Top Oscar Moments Over the Years, in 3 Sentences or Less

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Timothy A. Clary/ AFP

Timothy A. Clary/ AFP

Jennifer Cleary
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Jennifer Cleary
jennifer cleary Top Oscar Moments Over the Years, in 3 Sentences or LessJennifer Cleary is a proud UGA alum and a television, film, and pop culture junkie to the point of becoming the go-to person for celebrity gossip. By her own admission she knows an obscene amount of useless trivia. If you've got a question about a show, film or celebrity, chances are she has an opinion. You can follow her on Twitter at @clearyje.

In honor of the 85th Academy Awards, I’ve put together 10 of the most memorable Oscar moments over the past decade in three sentences or less.

Adrien Brody Kisses Halle Berry— In 2003, Adrien Brody won Best Actor for his performance for “The Pianist.” Overcome with emotion, Brody passionately kissed presenter Halle Berry. Since then Brody’s career has hit a slump, but at least he got to do something that most men only fantasize about.

Melissa Leo Drops the F-Bomb— In a night dedicated to pomp and circumstance, Leo’s acceptance speech will go down in history as a crude blunder. Personally, I don’t think there’s anything wrong with using the f-word to convey your excitement.

James Franco Bombs, Anne Hathaway Overacts— In a failed attempt to appeal to a younger demographic, the Oscars asked stoner guy Franco and theatre geek Hathaway to host the awards. Unfortunately, Franco forgot to take his Adderall, or maybe Hathaway stole his stash. Either way, the mismatched co-hosts blew it, making the 2011 Oscars painful to watch.

“Slumdog Millionaire” Dominates the 2009 Academy Awards— The Danny Boyle film won eight Oscars, including Best Picture and Best Director. However, the film’s real winners were its adorable child actors and “Jai Ho,” the film’s infectious song.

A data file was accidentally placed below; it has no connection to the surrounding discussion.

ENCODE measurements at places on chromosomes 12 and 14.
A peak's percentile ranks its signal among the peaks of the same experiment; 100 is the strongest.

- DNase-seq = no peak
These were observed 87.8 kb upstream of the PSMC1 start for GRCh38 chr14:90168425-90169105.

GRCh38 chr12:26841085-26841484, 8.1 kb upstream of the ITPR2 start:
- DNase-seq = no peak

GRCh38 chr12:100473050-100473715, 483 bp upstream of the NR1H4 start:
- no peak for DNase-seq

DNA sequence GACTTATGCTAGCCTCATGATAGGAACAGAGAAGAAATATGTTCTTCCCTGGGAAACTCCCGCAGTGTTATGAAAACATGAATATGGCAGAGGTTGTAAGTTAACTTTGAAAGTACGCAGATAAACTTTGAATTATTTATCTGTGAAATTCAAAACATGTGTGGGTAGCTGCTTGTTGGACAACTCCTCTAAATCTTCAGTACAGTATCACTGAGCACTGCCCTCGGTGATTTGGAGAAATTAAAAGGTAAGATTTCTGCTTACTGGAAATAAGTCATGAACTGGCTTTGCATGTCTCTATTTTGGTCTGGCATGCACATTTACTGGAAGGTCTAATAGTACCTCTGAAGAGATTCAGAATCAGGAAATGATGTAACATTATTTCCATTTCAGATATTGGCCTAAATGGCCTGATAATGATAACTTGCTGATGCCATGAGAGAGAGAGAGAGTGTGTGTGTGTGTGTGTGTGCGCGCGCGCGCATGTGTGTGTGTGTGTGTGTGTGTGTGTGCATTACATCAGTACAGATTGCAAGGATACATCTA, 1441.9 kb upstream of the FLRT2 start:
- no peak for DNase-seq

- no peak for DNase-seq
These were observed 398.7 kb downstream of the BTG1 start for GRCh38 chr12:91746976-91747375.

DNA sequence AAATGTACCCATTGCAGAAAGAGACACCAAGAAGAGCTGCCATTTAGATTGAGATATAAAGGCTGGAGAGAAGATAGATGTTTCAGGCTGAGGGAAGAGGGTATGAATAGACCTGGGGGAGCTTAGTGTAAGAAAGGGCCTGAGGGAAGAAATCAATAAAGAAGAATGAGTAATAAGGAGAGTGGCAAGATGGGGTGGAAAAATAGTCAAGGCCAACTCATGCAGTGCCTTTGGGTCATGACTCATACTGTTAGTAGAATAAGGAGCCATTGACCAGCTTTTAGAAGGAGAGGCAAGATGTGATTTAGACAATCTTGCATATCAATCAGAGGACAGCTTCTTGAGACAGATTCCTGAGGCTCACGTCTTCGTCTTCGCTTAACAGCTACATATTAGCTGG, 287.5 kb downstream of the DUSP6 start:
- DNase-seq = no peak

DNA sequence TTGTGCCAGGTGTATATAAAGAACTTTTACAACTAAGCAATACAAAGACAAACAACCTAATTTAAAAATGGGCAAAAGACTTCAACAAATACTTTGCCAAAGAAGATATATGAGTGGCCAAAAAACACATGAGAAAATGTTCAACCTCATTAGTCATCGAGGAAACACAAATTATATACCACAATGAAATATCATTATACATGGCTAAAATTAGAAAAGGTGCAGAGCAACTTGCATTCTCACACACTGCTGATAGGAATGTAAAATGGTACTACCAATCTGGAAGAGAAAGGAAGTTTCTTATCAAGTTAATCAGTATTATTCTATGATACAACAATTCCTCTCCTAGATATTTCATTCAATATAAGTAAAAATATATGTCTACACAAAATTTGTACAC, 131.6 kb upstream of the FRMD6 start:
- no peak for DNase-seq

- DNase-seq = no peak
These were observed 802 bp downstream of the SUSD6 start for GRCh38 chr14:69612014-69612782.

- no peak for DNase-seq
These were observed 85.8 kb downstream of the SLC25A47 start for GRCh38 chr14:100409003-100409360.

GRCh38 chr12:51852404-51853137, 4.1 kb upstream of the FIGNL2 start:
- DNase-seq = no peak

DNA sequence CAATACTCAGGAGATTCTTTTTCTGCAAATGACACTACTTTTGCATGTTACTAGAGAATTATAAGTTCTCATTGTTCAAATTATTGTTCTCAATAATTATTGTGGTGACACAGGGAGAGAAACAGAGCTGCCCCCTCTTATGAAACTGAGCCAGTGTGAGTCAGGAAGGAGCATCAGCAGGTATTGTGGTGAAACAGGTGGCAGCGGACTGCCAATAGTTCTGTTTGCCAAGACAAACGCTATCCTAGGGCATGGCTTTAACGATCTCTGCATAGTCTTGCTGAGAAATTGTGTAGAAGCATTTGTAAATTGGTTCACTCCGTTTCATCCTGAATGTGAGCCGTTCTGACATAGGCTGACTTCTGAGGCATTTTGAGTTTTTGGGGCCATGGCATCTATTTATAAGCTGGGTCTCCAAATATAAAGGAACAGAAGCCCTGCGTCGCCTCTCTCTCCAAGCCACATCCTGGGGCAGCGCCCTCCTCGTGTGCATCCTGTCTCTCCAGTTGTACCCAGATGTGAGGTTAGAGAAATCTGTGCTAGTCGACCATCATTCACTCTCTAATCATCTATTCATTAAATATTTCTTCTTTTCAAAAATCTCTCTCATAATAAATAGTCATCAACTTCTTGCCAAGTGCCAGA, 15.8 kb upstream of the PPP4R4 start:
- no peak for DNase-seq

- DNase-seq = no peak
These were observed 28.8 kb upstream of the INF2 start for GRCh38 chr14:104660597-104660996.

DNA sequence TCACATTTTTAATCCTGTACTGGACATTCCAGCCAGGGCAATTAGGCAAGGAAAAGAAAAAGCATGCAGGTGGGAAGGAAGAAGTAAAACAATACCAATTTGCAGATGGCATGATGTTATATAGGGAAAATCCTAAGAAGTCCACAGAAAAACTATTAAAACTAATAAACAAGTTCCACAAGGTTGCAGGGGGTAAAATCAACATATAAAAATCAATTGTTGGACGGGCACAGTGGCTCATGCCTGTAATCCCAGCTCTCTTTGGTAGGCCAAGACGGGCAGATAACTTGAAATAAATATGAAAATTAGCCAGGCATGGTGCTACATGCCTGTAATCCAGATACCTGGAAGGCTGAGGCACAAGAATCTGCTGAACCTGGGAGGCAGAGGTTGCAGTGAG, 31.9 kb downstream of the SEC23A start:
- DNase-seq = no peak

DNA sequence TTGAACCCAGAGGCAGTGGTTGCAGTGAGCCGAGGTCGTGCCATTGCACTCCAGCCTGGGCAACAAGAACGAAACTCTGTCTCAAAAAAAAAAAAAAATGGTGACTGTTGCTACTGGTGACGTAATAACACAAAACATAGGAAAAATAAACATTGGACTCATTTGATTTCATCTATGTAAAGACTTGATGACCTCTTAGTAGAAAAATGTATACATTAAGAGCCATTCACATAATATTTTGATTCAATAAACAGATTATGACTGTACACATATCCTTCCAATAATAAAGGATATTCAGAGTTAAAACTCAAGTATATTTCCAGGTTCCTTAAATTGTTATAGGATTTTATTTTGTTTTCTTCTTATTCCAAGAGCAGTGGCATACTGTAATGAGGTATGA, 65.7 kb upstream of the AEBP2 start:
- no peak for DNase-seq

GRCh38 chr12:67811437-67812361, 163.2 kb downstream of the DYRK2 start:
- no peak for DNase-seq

Heath Ledger Wins Posthumous Oscar— At the 2009 Academy Awards, Heath Ledger’s family accepted his posthumous Oscar for “The Dark Knight.” Accepting on the behalf of Ledger’s daughter Matilda, his family’s speech will remain one of the most touching Oscar moments.

Martin Scorcese Finally Wins Best Director— Like soap opera star Susan Lucci, Scorcese is a record loser. Having been nominated five times before for films like “Raging Bull” and “Aviator,” Scorcese finally took home an Oscar for 2006’s “The Departed.” Guess sixth time is a charm?

Kathryn Bigelow Trumps Ex-Husband James Cameron for Best Director— Not only did Bigelow become the first woman to win for Best Director, but her film, “The Hurt Locker,” beat out Cameron’s “Avatar” for Best Picture. Take that, egomaniac!

“Crash” Upsets “Brokeback Mountain”— “Crash” scored one of the biggest upsets in the Academy’s history, taking home Best Picture in 2006. Academy voters preferred “Crash’s” star-studded cast over Ang Lee’s controversial “Brokeback Mountain.” 

Sandra Bullock Wins for Best Actress— After having one of the most successful years of her career, Sandra Bullock won Best Actress for “The Blind Side.” Weeks later, it was revealed her husband, who she adamantly thanked in her acceptance speech, cheated on her. And people say there isn’t an Oscar curse.

Hugh Jackman’s Opening Mono-Song— Hugh Jackman’s opening monologue for the 2009 Academy Awards proved his status as a triple threat. Unfortunately, his performance in this year’s “Les Misérables” didn’t channel the same charm, or even talent.

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